Nasal or Sinus Saline Rinse Uses and Recipe

Nasal saline irrigation has been shown to be a beneficial therapy in the treatment and prevention of sinus infections and allergic rhinitis. This non-pharmacologic therapy involves rinsing the nasal passages with a salt-water solution, helping to rid the nose of allergens and thin out mucus.

A woman getting ready to use a neti pot
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Saline rinses help to prevent the crusting of secretions in the nasal passages, which may otherwise block the sinuses from draining. If the sinus drainage sites become blocked, which could also occur with swelling from allergies or irritants, a sinus infection may develop. Saline rinses also serve to reduce tissue swelling in the nasal passages and improve the clearance of mucus.


The two most common ways to perform nasal saline rinses are with a gravity-driven device, such as a Neti Pot, or with a pressure-driven device, such as a squeeze bottle. A nasal bulb syringe can also be used.

The most convenient way to perform a sinus rinse is in the shower, but it may also be performed over a sink.

The head should be tilted down, with the rinse bottle, bulb syringe, or Neti pot spout placed into the upper nostril. With your mouth open, the bottle or syringe is squeezed with moderate force (or the Neti pot is poured) so that the water can go through one nostril and out the other while you breathe through your mouth.

You may notice that mucus comes out of the nose as the water runs out. Keep rinsing one side of the nose until the water comes out clear. Repeat the same process for the other nostril.

Saline irrigation may need to be performed on a daily (or multiple times per day) basis for people with severe symptoms, or less often, as symptoms improve.

Commercial and Homemade Rinses

Various nasal saline rinse kits are available commercially, including the Sinus Rinse brand, which contains pre-mixed salt packages.

Alternatively, a home-made salt-water mixture can be made and used in a Neti pot, squeeze bottle, or nasal bulb syringe.

Here is a saline sinus rinse recipe from the American Academy of Allergy, Asthma, and Immunology (revised for a single use):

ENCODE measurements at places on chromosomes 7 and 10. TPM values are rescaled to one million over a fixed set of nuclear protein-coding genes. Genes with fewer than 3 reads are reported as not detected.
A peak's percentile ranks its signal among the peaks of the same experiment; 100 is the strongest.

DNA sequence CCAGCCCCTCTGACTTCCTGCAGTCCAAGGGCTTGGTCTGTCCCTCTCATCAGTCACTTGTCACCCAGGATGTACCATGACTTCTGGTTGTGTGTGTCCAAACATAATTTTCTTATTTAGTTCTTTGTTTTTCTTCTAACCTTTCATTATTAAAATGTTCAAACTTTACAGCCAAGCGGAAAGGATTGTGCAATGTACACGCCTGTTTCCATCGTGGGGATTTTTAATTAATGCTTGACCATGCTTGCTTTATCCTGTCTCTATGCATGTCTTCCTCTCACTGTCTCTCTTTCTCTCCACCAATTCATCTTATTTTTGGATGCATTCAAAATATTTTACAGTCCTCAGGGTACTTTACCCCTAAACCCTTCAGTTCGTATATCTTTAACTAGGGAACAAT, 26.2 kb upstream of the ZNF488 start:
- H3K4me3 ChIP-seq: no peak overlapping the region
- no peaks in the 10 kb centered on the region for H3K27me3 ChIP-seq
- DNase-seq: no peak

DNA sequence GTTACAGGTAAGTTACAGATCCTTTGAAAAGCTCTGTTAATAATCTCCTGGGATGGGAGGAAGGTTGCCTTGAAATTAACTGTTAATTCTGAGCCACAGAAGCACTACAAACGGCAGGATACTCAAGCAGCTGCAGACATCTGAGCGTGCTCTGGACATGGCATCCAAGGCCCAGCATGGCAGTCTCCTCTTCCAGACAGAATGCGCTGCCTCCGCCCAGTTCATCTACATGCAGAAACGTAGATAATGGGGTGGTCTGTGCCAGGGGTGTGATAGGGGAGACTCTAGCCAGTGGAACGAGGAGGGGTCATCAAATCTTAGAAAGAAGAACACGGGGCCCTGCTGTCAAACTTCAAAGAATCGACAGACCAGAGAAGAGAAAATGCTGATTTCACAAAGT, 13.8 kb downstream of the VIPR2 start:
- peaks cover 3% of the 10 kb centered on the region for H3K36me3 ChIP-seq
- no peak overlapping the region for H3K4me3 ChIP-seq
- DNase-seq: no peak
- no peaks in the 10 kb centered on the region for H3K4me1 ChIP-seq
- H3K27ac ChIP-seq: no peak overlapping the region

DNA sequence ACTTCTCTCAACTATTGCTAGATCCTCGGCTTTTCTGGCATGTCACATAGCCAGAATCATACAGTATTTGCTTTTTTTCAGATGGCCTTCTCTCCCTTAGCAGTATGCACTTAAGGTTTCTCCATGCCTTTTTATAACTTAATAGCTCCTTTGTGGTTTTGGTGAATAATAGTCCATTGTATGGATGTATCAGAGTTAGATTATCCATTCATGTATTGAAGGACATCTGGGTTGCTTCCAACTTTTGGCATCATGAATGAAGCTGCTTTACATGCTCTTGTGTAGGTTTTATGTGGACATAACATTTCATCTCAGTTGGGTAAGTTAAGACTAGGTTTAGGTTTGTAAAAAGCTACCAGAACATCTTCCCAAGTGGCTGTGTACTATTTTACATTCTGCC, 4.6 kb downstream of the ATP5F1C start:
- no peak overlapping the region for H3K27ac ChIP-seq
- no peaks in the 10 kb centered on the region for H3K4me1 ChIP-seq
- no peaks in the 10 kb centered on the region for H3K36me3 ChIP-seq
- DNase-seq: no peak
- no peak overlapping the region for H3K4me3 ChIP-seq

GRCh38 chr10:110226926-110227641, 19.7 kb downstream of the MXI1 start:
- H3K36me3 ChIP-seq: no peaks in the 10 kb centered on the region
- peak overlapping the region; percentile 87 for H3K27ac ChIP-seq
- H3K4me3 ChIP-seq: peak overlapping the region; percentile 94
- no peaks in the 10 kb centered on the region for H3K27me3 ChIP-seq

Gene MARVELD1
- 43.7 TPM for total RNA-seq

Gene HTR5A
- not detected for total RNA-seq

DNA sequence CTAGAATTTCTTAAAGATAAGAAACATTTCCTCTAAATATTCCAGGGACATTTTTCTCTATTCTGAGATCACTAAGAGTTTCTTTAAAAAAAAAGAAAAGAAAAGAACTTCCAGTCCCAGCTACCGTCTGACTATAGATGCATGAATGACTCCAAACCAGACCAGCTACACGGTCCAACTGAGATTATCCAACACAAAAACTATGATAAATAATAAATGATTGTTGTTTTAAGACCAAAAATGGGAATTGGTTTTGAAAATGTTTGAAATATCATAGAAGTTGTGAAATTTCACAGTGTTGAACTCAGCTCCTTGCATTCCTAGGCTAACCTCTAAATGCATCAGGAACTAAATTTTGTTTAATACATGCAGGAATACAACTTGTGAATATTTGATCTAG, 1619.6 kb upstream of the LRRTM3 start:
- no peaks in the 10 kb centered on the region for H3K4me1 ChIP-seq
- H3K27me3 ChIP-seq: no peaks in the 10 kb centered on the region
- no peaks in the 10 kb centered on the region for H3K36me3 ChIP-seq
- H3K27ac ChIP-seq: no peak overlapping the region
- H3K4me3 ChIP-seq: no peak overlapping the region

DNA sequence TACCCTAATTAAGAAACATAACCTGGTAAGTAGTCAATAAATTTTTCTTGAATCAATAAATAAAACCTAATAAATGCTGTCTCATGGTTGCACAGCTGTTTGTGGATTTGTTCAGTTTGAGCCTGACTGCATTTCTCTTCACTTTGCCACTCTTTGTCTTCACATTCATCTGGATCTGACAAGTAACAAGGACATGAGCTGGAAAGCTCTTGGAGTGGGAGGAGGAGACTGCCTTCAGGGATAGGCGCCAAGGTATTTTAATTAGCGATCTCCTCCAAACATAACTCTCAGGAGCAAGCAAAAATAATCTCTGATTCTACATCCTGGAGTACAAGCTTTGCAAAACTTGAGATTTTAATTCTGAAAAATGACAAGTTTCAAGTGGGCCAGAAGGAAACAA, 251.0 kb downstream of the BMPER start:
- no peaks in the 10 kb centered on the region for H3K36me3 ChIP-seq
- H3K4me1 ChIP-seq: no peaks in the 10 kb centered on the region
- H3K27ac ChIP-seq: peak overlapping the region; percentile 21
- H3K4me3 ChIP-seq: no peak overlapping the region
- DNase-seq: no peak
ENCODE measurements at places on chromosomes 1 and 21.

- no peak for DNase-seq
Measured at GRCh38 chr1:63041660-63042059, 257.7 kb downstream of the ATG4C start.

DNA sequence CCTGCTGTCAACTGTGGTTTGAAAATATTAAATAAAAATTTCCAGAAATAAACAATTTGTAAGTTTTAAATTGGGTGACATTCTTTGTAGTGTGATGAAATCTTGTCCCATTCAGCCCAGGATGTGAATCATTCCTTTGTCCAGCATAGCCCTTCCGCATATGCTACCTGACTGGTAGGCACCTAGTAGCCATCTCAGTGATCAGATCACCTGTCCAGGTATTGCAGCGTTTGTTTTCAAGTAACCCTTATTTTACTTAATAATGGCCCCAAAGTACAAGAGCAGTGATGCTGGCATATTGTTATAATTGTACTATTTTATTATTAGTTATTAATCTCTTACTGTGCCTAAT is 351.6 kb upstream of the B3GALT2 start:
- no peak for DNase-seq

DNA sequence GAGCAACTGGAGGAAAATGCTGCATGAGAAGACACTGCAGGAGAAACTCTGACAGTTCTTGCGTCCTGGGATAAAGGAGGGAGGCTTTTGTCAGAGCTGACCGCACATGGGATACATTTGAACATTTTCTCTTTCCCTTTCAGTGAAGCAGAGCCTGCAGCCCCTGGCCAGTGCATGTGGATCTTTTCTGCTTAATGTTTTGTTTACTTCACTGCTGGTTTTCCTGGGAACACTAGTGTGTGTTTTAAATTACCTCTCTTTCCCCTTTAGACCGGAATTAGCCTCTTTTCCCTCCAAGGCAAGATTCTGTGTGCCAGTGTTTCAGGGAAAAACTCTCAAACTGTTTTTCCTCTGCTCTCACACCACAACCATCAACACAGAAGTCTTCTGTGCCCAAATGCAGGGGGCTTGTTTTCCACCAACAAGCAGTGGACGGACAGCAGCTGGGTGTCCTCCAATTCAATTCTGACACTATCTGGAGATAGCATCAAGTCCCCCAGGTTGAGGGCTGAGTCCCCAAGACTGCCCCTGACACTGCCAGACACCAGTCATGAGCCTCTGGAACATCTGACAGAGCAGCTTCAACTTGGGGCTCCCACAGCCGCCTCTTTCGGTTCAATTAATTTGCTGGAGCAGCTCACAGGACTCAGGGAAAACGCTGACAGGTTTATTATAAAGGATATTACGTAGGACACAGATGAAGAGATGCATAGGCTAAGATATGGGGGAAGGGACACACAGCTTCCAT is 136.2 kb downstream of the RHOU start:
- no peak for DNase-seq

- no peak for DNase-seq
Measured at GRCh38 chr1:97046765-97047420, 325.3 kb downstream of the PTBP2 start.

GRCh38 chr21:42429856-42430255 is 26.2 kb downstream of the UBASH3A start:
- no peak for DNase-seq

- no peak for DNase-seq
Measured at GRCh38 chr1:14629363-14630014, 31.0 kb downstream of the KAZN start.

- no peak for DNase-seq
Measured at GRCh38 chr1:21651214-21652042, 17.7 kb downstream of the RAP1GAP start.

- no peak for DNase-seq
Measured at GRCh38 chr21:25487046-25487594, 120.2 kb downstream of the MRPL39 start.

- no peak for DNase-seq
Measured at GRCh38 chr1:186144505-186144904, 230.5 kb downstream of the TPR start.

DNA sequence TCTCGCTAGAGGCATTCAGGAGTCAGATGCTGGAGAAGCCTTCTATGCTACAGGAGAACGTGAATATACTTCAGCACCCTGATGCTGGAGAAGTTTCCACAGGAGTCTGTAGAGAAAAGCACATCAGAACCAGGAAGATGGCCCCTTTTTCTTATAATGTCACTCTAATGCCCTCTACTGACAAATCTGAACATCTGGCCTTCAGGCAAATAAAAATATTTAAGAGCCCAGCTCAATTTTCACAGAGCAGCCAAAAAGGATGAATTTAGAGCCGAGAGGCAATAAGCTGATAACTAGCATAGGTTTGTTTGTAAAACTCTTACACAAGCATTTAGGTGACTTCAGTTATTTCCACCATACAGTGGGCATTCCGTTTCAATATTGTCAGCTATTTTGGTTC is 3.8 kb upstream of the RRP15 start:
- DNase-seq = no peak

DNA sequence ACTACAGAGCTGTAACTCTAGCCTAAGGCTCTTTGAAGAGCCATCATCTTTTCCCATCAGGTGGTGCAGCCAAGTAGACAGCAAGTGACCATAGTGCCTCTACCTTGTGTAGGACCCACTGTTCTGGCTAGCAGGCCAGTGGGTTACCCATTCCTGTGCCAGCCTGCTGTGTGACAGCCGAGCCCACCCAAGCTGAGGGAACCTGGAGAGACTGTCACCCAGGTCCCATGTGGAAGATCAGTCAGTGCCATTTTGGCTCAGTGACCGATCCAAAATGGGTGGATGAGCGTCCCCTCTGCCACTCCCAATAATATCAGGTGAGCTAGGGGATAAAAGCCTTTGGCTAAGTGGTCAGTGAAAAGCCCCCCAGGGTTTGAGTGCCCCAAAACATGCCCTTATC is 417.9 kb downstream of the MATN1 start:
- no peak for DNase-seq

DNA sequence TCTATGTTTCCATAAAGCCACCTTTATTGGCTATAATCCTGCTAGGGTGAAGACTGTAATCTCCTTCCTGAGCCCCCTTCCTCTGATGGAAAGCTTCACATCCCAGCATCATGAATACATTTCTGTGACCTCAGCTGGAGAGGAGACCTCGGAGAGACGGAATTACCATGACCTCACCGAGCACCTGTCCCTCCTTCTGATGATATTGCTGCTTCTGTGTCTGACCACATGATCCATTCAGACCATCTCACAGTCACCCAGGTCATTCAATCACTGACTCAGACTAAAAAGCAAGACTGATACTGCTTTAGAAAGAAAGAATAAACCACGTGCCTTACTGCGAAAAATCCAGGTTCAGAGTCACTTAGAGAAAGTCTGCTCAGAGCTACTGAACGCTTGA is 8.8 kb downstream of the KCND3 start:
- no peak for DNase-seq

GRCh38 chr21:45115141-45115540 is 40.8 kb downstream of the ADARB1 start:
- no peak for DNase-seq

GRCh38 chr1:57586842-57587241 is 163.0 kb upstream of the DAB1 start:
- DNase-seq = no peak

To make your own saline, mix the following in a clean container:

  • 3/4 teaspoon non-iodized salt, such as pickling or canning salt (iodized salt can irritate the nasal passages)
  • 1/4 teaspoon baking soda (added to prevent burning; you can increase the amount as needed)
  • 1 cup warm water (must be distilled or previously boiled water—not tap water)

Then, place the above mixture in a clean Neti pot or sinus rinse squeeze bottle, or draw up into a nasal bulb syringe.

Side Effects

While neti pots are typically considered safe, there were two deaths in the United States related to brain infection with the amoeba Naegleria fowleri from people who used tap water in Neti pots for nasal irrigation. This is why it's critical to only use distilled or boiled water when performing nasal irrigation. Cleaning the device properly is also key to preventing contamination.

It is also not recommended to perform sinus rinses within at least 60 minutes prior to going to bed, as the saline will drain down the back of the throat, and could cause a cough.

A Word From Verywell

Talk with your healthcare provider before starting nasal sinus rinses and of course, stop doing it if you experience any problems like pain or nosebleeds. Sometimes, adjusting the rinse mixture can be helpful if you find it irritating. It's important too to ensure proper hygiene—be sure to clean your device thoroughly and use only boiled or distilled water. For children, only perform a nasal sinus rinse under the guidance of their pediatrician.

3 Sources
Verywell Health uses only high-quality sources, including peer-reviewed studies, to support the facts within our articles. Read our editorial process to learn more about how we fact-check and keep our content accurate, reliable, and trustworthy.
  1. Peters AT, Spector S, Hsu J, et al. Diagnosis and management of rhinosinusitis: a practice parameter update. Ann Allergy Asthma Immunol. 2014;113(4):347-85. doi:10.1016/j.anai.2014.07.025

  2. American Academy of Allergy, Asthma & Immunology. Saline Sinus Rinse Recipe.

  3. Yoder JS, Straif-bourgeois S, Roy SL, et al. Primary amebic meningoencephalitis deaths associated with sinus irrigation using contaminated tap water. Clin Infect Dis. 2012;55(9):e79-85. doi:10.1093/cid/cis626

By Daniel More, MD
Daniel More, MD, is a board-certified allergist and clinical immunologist. He is an assistant clinical professor at the University of California, San Francisco School of Medicine and currently practices at Central Coast Allergy and Asthma in Salinas, California.